The Bangor Symphony Orchestra’s 114th season drew to a joyful close Sunday afternoon at the Collins Center for the Arts in Orono, with an exhilarating program rife with technical mastery and dynamic performance.
Soloist Soyeon Lee’s mesmerizing take on Rachmaninoff’s Rhapsody on a theme of Paganini brought the BSO audience to its feet, calling for the first soloist encore since February 2009. Lee, a look of concentrated ferocity on her face, navigated the darkly romantic waters of Rachmaninoff with deft technical ease. The piece, a long series of variations on the legendary violinist’s caprices, brings to mind a huge, intricate machine, with tense, staccato bursts of piano interspersed with lush, warm, drawn-out melodic themes.
It cannot be stated enough that the inclusion of more relatively modern programming choices, such as the Poulenc piece at the last concert, brings a much-needed diversity and dynamic edge to each BSO season. Balancing Mozart and Brahms with 20th century compositions only serve to energize and enlighten both orchestra and audience.
Her encore, dedicated to BSO executive director David Whitehill for his upcoming marriage to Jessica Bloch (a writer for the Bangor Daily News), was the Nocturne Opus Posthumous in C-sharp minor by Chopin. Several audience members were brought to tears by the dreamy fluidity of the piece. Lee deserves all the acclaim she receives.
The second half of the concert allowed guest conductor and BSO music director finalist David Itkin to shine with the “Scheherazade” suite by Rimsky-Korsakov on the bill. The failure or success of “Scheherazade” rests largely on the dynamics of the piece; it is colorful, romantic and full of elegant, sensual lines. Itkin seemed to enjoy every bit of the performance, relishing each dramatic orchestral turn.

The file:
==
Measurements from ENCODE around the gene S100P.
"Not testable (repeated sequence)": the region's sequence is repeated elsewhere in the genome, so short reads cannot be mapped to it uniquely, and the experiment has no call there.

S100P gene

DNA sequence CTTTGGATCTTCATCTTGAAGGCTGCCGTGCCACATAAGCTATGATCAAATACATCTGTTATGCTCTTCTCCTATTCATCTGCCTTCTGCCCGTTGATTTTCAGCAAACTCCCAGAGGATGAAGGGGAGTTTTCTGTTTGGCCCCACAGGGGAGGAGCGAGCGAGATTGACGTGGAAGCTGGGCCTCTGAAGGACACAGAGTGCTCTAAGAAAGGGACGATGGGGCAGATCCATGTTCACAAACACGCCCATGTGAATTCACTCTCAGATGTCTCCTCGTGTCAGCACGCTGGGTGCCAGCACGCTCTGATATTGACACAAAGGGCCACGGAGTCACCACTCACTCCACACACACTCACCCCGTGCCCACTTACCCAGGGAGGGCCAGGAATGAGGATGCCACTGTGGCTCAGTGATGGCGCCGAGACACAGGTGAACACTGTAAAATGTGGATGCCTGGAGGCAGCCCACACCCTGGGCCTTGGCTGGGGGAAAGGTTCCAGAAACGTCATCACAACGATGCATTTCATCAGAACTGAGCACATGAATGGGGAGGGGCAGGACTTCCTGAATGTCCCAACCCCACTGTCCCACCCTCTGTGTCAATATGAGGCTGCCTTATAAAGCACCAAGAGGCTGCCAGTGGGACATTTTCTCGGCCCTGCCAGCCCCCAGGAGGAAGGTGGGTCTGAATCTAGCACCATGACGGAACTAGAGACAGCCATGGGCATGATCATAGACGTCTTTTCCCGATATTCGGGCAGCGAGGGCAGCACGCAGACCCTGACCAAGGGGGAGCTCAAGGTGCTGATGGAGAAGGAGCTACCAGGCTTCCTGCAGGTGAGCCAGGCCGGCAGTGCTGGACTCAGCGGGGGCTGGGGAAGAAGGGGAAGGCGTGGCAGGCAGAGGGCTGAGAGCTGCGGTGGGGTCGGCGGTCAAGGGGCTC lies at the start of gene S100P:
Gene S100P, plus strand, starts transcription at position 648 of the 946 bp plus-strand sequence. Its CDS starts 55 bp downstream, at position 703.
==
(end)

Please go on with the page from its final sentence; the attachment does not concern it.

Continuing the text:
Where the Rachmaninoff was all about technical intricacy, “Scheherazade” is more like an incredibly detailed painting, with each little element as important as the other. Itkin seemed to understand this, and captured the small details, as well as the grand theme of “The Book of the Thousand and One Nights,” with exacting, entertaining aplomb.
Concertmaster Trond Saeverud imbued the violin line that represents Scheherazade, the Arabian sultana telling tales to save her own life, with tense, sinuous passion. Principal cellist Noreen Silver also brought a dramatic intensity to the piece. Special credit also must be given to the wonderful double reed section, featuring Louie Hall, Laura Green Estey, Wren Saunders and Lynn Flagg. And, finally, percussionists Nancy Rowe, Cindy Bastide, David Halvorson, Michael Venti and Tom Bennett were tasked with a lot of rhythmic dynamism, and provided an upbeat, even sometimes finger-snapping, foundation for the entire performance.